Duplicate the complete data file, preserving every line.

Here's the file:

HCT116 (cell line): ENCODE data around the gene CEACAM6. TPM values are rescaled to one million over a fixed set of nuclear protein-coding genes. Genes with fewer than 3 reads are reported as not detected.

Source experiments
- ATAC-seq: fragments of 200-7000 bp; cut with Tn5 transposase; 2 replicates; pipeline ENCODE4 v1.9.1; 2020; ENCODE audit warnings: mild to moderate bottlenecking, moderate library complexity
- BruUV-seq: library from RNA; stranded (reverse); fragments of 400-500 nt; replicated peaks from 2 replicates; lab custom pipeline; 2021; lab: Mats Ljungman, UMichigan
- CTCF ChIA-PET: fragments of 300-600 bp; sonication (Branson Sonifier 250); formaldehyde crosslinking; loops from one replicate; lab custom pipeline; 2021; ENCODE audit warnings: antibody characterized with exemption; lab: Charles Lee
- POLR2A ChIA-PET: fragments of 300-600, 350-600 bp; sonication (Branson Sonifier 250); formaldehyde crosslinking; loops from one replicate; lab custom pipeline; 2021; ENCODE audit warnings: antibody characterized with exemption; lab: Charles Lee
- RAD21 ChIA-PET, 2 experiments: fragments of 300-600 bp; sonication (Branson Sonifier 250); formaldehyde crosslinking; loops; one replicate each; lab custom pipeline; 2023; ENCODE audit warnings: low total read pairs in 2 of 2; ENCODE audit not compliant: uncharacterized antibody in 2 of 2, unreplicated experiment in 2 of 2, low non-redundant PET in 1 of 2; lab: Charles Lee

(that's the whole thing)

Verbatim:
HCT116 (cell line): ENCODE data around the gene CEACAM6. TPM values are rescaled to one million over a fixed set of nuclear protein-coding genes. Genes with fewer than 3 reads are reported as not detected.

Source experiments
- ATAC-seq: fragments of 200-7000 bp; cut with Tn5 transposase; 2 replicates; pipeline ENCODE4 v1.9.1; 2020; ENCODE audit warnings: mild to moderate bottlenecking, moderate library complexity
- BruUV-seq: library from RNA; stranded (reverse); fragments of 400-500 nt; replicated peaks from 2 replicates; lab custom pipeline; 2021; lab: Mats Ljungman, UMichigan
- CTCF ChIA-PET: fragments of 300-600 bp; sonication (Branson Sonifier 250); formaldehyde crosslinking; loops from one replicate; lab custom pipeline; 2021; ENCODE audit warnings: antibody characterized with exemption; lab: Charles Lee
- POLR2A ChIA-PET: fragments of 300-600, 350-600 bp; sonication (Branson Sonifier 250); formaldehyde crosslinking; loops from one replicate; lab custom pipeline; 2021; ENCODE audit warnings: antibody characterized with exemption; lab: Charles Lee
- RAD21 ChIA-PET, 2 experiments: fragments of 300-600 bp; sonication (Branson Sonifier 250); formaldehyde crosslinking; loops; one replicate each; lab custom pipeline; 2023; ENCODE audit warnings: low total read pairs in 2 of 2; ENCODE audit not compliant: uncharacterized antibody in 2 of 2, unreplicated experiment in 2 of 2, low non-redundant PET in 1 of 2; lab: Charles Lee